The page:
Stock Manipulator, S.E.C. Nemesis -- and 15

Discussion in 'Educational Resources' started by Pekelo, Sep 23, 2011.

  1. Pekelo


    An old article from the always exciting Michael Lewis about a 15 year old kid who was fighting the SEC:

    "On Sept. 20, 2000, the Securities and Exchange Commission settled its case against a 15-year-old high-school student named Jonathan Lebed. The S.E.C.'s news release explained that Jonathan -- the first minor ever to face proceedings for stock-market fraud -- had used the Internet to promote stocks from his bedroom in the northern New Jersey suburb of Cedar Grove. Armed only with accounts at A.O.L. and E*Trade, the kid had bought stock and then, "using multiple fictitious names," posted hundreds of messages on Yahoo Finance message boards recommending that stock to others. He had done this 11 times between September 1999 and February 2000, the S.E.C. said, each time triggering chaos in the stock market. The average daily trading volume of the small companies he dealt in was about 60,000 shares; on the days he posted his messages, volume soared to more than a million shares. More to the point, he had made money. Between September 1999 and February 2000, his smallest one-day gain was $12,000. His biggest was $74,000. Now the kid had agreed to hand over his illicit gains, plus interest, which came to $285,000."

    Actually the article mentions later that he still kept 500K of his winnings, because the SEC didn't dare to prosecute him in curt. The SEC first wanted all of the 800K, his lawyer came back with 125K and eventually they agreed on 285K. :)
  2. It would do more good if they gave the kid an award. The "Rip Off Master of the Year", something like that.

    At some point people have to learn it's a very very dumb idea to be taking tips off of chat boards.
  3. Bob111


    phew..wall street does this every day, hunderds(if not thousands) times a day..check any upgrade\downgrade page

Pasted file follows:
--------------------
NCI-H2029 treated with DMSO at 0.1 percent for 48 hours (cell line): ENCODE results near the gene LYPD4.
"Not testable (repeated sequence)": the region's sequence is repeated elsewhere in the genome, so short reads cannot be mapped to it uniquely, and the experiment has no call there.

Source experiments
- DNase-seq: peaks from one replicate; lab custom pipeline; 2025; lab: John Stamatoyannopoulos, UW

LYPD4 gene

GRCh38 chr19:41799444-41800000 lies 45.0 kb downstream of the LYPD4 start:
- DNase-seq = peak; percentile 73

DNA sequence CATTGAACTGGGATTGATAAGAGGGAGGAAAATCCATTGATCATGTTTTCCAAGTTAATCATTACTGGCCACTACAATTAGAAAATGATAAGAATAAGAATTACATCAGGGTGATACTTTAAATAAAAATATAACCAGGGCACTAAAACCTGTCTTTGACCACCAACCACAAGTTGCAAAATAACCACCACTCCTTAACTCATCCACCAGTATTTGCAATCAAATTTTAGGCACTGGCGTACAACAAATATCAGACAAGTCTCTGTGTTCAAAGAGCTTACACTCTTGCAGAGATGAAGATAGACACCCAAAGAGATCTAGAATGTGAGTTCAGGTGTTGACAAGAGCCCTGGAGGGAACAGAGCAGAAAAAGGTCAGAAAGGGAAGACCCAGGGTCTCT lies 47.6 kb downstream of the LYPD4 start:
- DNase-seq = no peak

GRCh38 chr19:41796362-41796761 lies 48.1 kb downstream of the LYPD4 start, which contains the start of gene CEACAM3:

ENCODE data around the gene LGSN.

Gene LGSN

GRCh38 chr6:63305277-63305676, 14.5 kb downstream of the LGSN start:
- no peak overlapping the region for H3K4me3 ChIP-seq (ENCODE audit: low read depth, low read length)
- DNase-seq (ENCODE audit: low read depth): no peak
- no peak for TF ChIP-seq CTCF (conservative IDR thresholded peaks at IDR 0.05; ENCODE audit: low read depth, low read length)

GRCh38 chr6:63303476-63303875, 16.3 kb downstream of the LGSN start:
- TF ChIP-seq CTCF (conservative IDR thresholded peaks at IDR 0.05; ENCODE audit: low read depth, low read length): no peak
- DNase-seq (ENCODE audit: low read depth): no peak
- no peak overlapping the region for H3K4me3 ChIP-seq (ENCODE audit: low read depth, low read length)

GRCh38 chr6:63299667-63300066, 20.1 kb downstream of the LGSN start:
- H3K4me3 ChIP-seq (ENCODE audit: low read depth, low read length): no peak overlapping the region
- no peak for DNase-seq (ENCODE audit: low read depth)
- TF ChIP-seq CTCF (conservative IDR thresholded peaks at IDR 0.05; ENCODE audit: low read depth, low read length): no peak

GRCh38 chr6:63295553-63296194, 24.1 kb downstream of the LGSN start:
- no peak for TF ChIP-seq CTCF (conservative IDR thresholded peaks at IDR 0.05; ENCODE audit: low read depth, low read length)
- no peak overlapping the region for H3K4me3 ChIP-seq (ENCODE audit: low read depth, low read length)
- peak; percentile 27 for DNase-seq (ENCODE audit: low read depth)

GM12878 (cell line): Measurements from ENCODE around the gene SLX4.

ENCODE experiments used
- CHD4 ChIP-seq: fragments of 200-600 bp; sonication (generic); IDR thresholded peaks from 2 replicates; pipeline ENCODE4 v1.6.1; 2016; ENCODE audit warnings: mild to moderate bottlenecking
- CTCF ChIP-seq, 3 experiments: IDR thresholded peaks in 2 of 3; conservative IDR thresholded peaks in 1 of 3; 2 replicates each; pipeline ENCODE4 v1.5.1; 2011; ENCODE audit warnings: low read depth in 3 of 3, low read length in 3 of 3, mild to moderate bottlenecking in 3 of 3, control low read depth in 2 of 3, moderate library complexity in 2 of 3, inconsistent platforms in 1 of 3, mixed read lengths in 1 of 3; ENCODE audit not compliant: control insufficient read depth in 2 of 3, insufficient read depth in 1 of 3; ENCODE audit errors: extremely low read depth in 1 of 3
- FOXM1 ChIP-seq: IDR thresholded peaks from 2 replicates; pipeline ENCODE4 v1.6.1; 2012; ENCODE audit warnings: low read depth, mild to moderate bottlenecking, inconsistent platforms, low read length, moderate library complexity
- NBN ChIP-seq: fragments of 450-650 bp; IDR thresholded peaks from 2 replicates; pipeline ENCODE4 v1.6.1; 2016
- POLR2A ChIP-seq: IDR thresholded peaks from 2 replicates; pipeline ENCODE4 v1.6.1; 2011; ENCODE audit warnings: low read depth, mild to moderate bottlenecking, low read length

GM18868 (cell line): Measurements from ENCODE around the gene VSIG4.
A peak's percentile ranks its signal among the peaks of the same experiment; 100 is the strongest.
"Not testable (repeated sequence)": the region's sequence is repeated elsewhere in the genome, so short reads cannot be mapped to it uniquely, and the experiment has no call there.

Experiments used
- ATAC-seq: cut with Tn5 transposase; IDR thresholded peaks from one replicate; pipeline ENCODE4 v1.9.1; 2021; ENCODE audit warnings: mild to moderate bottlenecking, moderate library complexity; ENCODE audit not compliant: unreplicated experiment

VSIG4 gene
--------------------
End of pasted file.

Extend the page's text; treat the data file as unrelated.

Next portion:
what? :confused: :confused: :confused:
  4. Pekelo


    If you read the article, he only used 4 email addresses and the message was always the same in all 4, so anybody who didn't notice that reserved what they got.

    On the other hand the kid's teachers were also playing his tips and were making money out of him.

    The original article is a long read, but worthy, because it shows just how incompetent the SEC people were. Eventually they agreed on a lowball fine, because they knew they couldn't win the case in court against him...

    SEC document:

    His website now:

    I have just checked his last 3 recommendations (all low volume stocks) and they were all winners the next few days....
  5. Bob111


    we know that :p remember the guy,who was watching the porn all day at SEC? remember what his punishment was? like 1 day dismissal from work. pretty much like a day off. nothing surprise me today. the only thing that really worrisome is that on all gvt levels things got progressively worse for last decade or so.. and there is no end in sight..
  6. So they caught this kid... I wonder what their success rate is in finding and prosecuting such cases. I'm sure this happens all the time.

    And if the kid had used a proxy server for the emails, they would never have been traced back to him...
  7. Pekelo


    I don't think he actually did anything illegal. He gave out unsolicited stock advice, for free. Nothing illegal about that...
  8. Bob111


    totally i said-SEC always jumps on small guy,weak target,who might give up ride away or don't have enough money(in this fucked up world) to defend himself. rather than go on something really big they pick cases here and there,creating appearance of hard work..typical bureaucratic approach,nothing new here..